SHARPE INCOME … 2016 Ends … 2017 Begins

Posted on Jan 2 2017 - 11:02am by Dan

The original Sharpe Income post that explains this project can be found here.

The Sharpe Income category be found by clicking on that red ‘Sharpe Income’ tag next to this post title, or by clicking here.

We continue the discussion from the last entry.


We began this project with only $500. All in an effort to help out the small retail investor who doesn’t have a lot of money, understand the importance of growing an income account, as opposed to a trading account. The following numbers are taken from our PDF that is attached below. Remember that the numbers are computed off of Friday’s close …

Total Sharpe Income Balance: $3,266.75
Total Sharpe Income YTD Return: + 0.00 %
Sharpe Income YTD Paid Yield on Cost: + 0.00 %
Total Sharpe Income YTD Maximum Draw-down: – 0.00 %
iShares Barclay’s IEF Return: + 0.00 %
S&P 500 Index YTD Return: + 0.00 %
S&P 500 Index YTD Maximum Draw-down: – 0.00 %


A few things to cover this week. So let’s first cover our basic house-keeping.

For our ‘Income Assets’, we received a Union Pacific (UNP) dividend on December 29th, 2016.  This has been recorded, and raises our yield on cost for Union Pacific (UNP) up to +3.02%.  Not too bad.  This dividend when placed in the “Income Assets” category has been allocated to another purchase of Medtronic (MDT).  So you will note on the PDF that the amount allocated for a purchase of Medtronic (MDT) has risen slightly. 

For our ‘Capital Gains’ strategy, there are two problems that we have worked to correct.  As you will note on the spreadsheet, we use the GoogleFinance code to pull in live updates on the prices of the instruments we are using.  For example, to pull the current price of TLT, the code is =GOOGLEFINANCE(“TLT”)   But there is a problem.  For the last several days, Google has been pulling the same price.  $117.83.  Whereas the actual price at the moment, is $119.13.  So I have had to ‘hard-code’ the price at times, to get an accurate measure of how we are doing.  That’s the first problem I am working at correcting.

The second problem, was actually an oversight on my part.  PCY paid a dividend on November 30th, and I forgot to record that dividend.  That oversight has been corrected.  Also, PCY paid a dividend this week on December 30th, and this has been recorded.

And thus we arrive at the end of 2016, and begin 2017.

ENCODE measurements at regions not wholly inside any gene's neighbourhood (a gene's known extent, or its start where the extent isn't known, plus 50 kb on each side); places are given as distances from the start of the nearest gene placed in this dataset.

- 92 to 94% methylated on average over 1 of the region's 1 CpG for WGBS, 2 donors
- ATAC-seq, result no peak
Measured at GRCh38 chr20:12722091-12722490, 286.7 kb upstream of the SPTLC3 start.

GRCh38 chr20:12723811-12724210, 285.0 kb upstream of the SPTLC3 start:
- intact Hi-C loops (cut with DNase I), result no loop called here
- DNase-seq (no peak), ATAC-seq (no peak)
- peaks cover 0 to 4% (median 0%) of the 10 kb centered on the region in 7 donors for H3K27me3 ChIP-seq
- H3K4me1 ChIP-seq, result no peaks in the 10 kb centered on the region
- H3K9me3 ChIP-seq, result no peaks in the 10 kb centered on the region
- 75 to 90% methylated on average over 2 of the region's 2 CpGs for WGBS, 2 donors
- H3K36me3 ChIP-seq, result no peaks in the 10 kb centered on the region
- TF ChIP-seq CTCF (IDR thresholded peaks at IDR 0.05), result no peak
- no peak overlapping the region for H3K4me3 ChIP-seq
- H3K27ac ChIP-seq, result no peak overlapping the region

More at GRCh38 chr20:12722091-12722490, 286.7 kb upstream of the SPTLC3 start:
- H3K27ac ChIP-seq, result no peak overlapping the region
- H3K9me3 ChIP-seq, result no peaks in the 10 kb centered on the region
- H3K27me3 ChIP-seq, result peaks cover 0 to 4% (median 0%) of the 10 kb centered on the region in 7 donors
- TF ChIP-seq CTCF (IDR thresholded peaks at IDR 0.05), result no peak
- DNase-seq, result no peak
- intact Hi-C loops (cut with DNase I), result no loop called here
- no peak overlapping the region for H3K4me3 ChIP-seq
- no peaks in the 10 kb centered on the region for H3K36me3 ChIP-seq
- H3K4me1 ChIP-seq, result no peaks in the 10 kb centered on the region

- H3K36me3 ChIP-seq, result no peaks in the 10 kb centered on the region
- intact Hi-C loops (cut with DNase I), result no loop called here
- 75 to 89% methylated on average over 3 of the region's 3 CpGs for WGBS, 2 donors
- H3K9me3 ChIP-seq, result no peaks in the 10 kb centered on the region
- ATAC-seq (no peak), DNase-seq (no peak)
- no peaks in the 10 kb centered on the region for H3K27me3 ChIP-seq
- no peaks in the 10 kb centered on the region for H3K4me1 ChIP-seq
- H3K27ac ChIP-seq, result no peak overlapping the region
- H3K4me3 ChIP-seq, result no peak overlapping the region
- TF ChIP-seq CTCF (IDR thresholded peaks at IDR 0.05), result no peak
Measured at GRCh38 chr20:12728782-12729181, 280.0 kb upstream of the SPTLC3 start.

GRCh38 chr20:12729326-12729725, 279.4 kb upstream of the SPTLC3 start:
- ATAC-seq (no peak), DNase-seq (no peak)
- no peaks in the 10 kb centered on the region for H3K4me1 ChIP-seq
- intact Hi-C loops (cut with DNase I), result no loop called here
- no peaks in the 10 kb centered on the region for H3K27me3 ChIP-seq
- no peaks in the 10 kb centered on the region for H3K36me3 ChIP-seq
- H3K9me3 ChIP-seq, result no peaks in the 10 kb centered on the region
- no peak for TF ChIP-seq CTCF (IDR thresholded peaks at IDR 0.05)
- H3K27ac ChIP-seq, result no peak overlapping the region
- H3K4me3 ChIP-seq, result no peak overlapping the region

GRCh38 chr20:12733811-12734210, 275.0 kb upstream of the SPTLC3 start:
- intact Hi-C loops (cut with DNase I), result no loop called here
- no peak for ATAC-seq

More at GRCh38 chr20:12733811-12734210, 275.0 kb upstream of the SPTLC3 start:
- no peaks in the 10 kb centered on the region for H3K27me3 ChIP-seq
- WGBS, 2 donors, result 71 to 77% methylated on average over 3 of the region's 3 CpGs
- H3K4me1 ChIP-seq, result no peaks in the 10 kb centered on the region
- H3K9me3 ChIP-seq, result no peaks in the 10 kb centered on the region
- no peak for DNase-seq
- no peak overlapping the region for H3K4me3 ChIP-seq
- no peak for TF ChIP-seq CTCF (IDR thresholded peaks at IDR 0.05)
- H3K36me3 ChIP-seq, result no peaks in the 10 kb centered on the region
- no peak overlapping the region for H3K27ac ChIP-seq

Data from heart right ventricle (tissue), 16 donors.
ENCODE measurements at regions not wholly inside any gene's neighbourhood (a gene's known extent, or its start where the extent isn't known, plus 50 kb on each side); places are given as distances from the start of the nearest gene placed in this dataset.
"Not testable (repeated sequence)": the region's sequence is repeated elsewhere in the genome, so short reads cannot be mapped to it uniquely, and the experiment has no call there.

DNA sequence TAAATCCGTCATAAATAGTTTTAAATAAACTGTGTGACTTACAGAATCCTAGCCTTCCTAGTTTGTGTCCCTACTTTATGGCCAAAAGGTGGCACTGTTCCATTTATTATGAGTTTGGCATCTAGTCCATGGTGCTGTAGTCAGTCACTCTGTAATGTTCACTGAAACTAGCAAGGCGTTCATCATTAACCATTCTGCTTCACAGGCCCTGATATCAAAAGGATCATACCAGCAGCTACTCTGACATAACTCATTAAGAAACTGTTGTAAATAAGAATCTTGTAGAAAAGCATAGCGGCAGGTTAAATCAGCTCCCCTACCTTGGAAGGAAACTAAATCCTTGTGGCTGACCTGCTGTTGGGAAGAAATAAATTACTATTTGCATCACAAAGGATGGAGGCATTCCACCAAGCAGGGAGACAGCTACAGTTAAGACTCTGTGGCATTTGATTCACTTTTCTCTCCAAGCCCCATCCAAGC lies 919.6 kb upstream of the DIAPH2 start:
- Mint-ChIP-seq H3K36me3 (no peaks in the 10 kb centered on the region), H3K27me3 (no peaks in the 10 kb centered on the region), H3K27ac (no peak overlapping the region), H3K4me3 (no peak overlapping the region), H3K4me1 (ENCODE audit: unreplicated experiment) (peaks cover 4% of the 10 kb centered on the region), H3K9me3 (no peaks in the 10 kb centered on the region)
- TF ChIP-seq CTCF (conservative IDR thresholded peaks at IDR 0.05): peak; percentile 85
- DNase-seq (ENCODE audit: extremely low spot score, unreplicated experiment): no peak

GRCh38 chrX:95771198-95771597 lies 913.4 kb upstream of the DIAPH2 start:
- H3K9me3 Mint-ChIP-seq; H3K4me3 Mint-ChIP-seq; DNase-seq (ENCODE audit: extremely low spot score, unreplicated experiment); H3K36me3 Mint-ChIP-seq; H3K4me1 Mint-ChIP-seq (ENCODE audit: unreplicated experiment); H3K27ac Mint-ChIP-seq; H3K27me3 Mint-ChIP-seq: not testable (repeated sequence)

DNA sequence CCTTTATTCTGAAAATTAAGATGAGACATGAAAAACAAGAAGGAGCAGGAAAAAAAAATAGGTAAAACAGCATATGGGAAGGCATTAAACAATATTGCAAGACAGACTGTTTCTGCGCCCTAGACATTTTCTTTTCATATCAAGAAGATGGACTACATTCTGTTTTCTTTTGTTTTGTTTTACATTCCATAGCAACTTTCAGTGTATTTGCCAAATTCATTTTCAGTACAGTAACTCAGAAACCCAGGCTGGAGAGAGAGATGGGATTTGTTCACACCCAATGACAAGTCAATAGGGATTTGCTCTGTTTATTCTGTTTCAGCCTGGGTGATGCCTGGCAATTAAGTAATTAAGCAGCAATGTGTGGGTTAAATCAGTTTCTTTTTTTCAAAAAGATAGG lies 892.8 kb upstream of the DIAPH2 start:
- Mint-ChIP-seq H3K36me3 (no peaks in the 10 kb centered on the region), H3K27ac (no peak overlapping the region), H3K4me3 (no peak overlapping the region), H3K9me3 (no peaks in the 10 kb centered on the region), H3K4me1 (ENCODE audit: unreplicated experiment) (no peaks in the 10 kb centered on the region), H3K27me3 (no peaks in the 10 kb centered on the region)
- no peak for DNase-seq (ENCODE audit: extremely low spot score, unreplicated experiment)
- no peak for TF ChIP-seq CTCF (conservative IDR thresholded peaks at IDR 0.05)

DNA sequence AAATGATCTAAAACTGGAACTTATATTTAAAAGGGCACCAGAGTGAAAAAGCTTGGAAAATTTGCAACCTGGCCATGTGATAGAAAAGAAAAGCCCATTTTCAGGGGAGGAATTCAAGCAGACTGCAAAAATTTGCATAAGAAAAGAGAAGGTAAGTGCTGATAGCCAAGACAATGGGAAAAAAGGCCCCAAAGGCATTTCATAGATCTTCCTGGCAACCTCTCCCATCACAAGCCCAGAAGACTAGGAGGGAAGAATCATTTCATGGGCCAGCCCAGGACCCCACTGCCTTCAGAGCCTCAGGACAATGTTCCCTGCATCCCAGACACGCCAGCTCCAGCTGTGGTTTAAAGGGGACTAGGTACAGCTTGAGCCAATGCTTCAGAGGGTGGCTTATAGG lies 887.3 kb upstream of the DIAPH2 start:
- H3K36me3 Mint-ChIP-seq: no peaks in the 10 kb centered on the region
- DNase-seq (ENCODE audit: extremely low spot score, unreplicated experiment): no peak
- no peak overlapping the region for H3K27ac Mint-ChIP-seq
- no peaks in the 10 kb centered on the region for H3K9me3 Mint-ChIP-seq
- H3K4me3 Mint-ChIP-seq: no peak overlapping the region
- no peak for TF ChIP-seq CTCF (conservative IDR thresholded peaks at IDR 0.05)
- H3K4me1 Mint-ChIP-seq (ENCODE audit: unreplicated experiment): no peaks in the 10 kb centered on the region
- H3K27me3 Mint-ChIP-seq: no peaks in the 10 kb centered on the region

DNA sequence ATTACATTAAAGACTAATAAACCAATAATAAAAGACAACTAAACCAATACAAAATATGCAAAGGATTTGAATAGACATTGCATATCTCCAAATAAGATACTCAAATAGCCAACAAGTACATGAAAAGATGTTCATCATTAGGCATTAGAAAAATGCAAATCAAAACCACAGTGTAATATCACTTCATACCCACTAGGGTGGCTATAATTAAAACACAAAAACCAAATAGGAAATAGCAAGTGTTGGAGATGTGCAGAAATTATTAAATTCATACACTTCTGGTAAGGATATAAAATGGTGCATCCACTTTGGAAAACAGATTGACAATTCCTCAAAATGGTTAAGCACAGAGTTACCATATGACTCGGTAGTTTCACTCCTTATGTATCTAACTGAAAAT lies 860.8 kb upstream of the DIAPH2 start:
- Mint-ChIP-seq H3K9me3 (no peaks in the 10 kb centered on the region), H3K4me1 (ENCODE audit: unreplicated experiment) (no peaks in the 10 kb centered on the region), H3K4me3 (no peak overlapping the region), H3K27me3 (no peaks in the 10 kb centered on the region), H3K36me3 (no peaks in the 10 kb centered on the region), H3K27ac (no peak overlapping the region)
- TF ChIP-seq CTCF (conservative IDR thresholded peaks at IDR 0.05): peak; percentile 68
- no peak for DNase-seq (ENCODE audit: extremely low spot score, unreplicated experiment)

You will note, that we have two PDF’s this week.  One records the final numbers for 2016.  And one, is for today.  The fresh start, as we begin 2017.  So as it is 2017?

Let’s get to work, and move our way forward in the project to greater income …

The link to the Google Drive Spreadsheet that you can view, that we will edit, build upon and refer to over time can be found at this link.

We continue the Sharpe Income project with this next entry.

The Sharpe Income PDF breakdown for Week 109.5 can be found here (numbers computed off of Friday’s close) …

The Sharpe Income PDF breakdown for Week 110 can be found here (numbers computed off of Friday’s close) …

2 Comments so far. Feel free to join this conversation.

  1. Anonymous January 2, 2017 at 12:11 pm - Reply

    Dan,

    In the article, you point to a link on Investopedia for Yield on Cost when you state the Union Pacific Yield on Cost is now up to 3.02%.

    As per Investopedia, yield on cost is the annual dividend rate divided by the actual cost of the investment. Annual dividend rate is what a company pays out per share per year. So, by this definition, what you are referring to as Yield on Cost is incorrect. Correct me if I am wrong, what you are actually referring to as yield on cost is actually “Dividend Payback”.

    Dividend Payback would be the actual total amount of dividends received divided by actual cost of investment expressed as a percentage. I think read that in a book from Phil Town.

    • Dan January 6, 2017 at 8:43 am - Reply

      That very well could be. Investopedia’s funny. I’ve found some stuff that I absolutely KNOW FOR A FACT is wrong there. Other stuff is bang on. I think there was one guy that had to get a hold of them, and correct an article they wrote, because it was just factually incorrect. Other stuff, Investopedia has corrected my tthinking on. It honestly could be either way with this one. Myself, I’ve always used that term “Yield on Cost” for the yield, I have, for the cost of what I paid. It’s sort of a … “I like it, and it makes sense in my mind and I’ve heard a few others use it that way” sort of thing … 🙂 But hey, I could be wrong. Wouldn’t be the first time.

      D

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